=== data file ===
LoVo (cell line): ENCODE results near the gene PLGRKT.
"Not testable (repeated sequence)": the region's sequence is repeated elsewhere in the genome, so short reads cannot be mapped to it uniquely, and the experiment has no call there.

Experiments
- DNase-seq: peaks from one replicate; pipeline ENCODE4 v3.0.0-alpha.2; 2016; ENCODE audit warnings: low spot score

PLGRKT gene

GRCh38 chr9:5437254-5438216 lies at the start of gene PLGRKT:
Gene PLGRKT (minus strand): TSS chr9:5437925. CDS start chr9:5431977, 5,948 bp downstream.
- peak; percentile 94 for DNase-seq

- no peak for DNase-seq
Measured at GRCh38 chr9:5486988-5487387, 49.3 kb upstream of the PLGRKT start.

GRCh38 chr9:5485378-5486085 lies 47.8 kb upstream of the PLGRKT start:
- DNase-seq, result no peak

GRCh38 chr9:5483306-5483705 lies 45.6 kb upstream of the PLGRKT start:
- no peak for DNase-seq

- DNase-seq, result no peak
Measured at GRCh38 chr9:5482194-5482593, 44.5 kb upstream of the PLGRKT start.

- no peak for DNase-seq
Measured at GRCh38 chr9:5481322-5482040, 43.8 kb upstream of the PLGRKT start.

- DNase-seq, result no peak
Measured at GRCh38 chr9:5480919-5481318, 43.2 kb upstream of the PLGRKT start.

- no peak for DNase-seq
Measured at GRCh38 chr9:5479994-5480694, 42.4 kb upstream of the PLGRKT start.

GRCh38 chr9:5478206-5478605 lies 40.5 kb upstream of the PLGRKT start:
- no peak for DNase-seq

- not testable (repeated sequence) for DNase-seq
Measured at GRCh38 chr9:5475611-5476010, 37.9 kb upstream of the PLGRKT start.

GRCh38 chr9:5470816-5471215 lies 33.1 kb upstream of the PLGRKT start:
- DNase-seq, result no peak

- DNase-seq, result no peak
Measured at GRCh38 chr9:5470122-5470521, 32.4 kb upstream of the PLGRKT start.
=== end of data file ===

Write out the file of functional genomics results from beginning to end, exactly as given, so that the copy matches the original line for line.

LoVo (cell line): ENCODE results near the gene PLGRKT.
"Not testable (repeated sequence)": the region's sequence is repeated elsewhere in the genome, so short reads cannot be mapped to it uniquely, and the experiment has no call there.

Experiments
- DNase-seq: peaks from one replicate; pipeline ENCODE4 v3.0.0-alpha.2; 2016; ENCODE audit warnings: low spot score

PLGRKT gene

GRCh38 chr9:5437254-5438216 lies at the start of gene PLGRKT:
Gene PLGRKT (minus strand): TSS chr9:5437925. CDS start chr9:5431977, 5,948 bp downstream.
- peak; percentile 94 for DNase-seq

- no peak for DNase-seq
Measured at GRCh38 chr9:5486988-5487387, 49.3 kb upstream of the PLGRKT start.

GRCh38 chr9:5485378-5486085 lies 47.8 kb upstream of the PLGRKT start:
- DNase-seq, result no peak

GRCh38 chr9:5483306-5483705 lies 45.6 kb upstream of the PLGRKT start:
- no peak for DNase-seq

- DNase-seq, result no peak
Measured at GRCh38 chr9:5482194-5482593, 44.5 kb upstream of the PLGRKT start.

- no peak for DNase-seq
Measured at GRCh38 chr9:5481322-5482040, 43.8 kb upstream of the PLGRKT start.

- DNase-seq, result no peak
Measured at GRCh38 chr9:5480919-5481318, 43.2 kb upstream of the PLGRKT start.

- no peak for DNase-seq
Measured at GRCh38 chr9:5479994-5480694, 42.4 kb upstream of the PLGRKT start.

GRCh38 chr9:5478206-5478605 lies 40.5 kb upstream of the PLGRKT start:
- no peak for DNase-seq

- not testable (repeated sequence) for DNase-seq
Measured at GRCh38 chr9:5475611-5476010, 37.9 kb upstream of the PLGRKT start.

GRCh38 chr9:5470816-5471215 lies 33.1 kb upstream of the PLGRKT start:
- DNase-seq, result no peak

- DNase-seq, result no peak
Measured at GRCh38 chr9:5470122-5470521, 32.4 kb upstream of the PLGRKT start.